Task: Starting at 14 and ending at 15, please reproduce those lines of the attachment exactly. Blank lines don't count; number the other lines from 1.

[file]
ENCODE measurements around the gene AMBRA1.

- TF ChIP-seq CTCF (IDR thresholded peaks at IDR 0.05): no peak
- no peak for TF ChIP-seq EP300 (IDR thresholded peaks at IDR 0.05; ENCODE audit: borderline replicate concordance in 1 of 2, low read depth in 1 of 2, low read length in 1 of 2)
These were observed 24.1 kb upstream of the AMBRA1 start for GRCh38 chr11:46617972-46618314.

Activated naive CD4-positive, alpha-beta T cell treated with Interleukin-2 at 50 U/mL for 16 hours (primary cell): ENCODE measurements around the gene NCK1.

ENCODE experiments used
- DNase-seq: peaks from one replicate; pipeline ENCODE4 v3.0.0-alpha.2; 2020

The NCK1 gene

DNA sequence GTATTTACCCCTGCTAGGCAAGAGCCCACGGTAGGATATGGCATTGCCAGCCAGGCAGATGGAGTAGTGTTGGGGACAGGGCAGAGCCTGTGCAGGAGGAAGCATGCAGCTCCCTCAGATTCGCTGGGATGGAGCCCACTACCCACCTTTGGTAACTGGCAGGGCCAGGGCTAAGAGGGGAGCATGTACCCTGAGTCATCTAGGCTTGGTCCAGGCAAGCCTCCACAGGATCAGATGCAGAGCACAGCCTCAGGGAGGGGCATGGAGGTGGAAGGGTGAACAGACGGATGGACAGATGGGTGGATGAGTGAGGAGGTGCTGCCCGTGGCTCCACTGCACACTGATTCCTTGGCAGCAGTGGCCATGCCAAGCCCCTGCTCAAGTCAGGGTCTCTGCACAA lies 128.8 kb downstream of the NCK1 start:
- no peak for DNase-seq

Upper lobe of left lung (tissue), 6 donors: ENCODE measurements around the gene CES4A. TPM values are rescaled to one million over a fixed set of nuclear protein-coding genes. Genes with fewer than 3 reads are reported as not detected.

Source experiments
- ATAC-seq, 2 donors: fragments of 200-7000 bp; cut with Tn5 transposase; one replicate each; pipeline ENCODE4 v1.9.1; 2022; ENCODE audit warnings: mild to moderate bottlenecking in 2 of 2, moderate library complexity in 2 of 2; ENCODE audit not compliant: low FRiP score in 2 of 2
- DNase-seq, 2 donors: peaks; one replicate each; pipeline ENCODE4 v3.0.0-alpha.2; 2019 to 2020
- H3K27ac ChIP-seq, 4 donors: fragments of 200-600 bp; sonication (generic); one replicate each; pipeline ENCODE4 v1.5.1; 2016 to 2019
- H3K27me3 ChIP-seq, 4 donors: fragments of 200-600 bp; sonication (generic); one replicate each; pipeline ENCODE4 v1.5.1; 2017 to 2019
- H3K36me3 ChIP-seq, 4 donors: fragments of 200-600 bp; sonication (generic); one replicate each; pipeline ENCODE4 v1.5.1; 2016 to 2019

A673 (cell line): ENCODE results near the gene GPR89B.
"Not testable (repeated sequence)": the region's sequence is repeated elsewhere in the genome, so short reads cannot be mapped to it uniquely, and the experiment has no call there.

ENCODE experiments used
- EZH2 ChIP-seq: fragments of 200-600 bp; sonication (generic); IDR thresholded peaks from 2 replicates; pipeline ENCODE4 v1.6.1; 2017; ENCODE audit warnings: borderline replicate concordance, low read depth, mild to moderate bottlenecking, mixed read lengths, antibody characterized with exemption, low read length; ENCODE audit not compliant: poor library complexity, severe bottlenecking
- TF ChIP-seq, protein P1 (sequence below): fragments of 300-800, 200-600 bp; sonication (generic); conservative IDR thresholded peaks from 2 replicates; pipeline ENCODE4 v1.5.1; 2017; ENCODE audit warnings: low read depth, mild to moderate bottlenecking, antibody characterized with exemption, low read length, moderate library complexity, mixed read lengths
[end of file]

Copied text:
- DNase-seq, 2 donors: peaks; one replicate each; pipeline ENCODE4 v3.0.0-alpha.2; 2019 to 2020
- H3K27ac ChIP-seq, 4 donors: fragments of 200-600 bp; sonication (generic); one replicate each; pipeline ENCODE4 v1.5.1; 2016 to 2019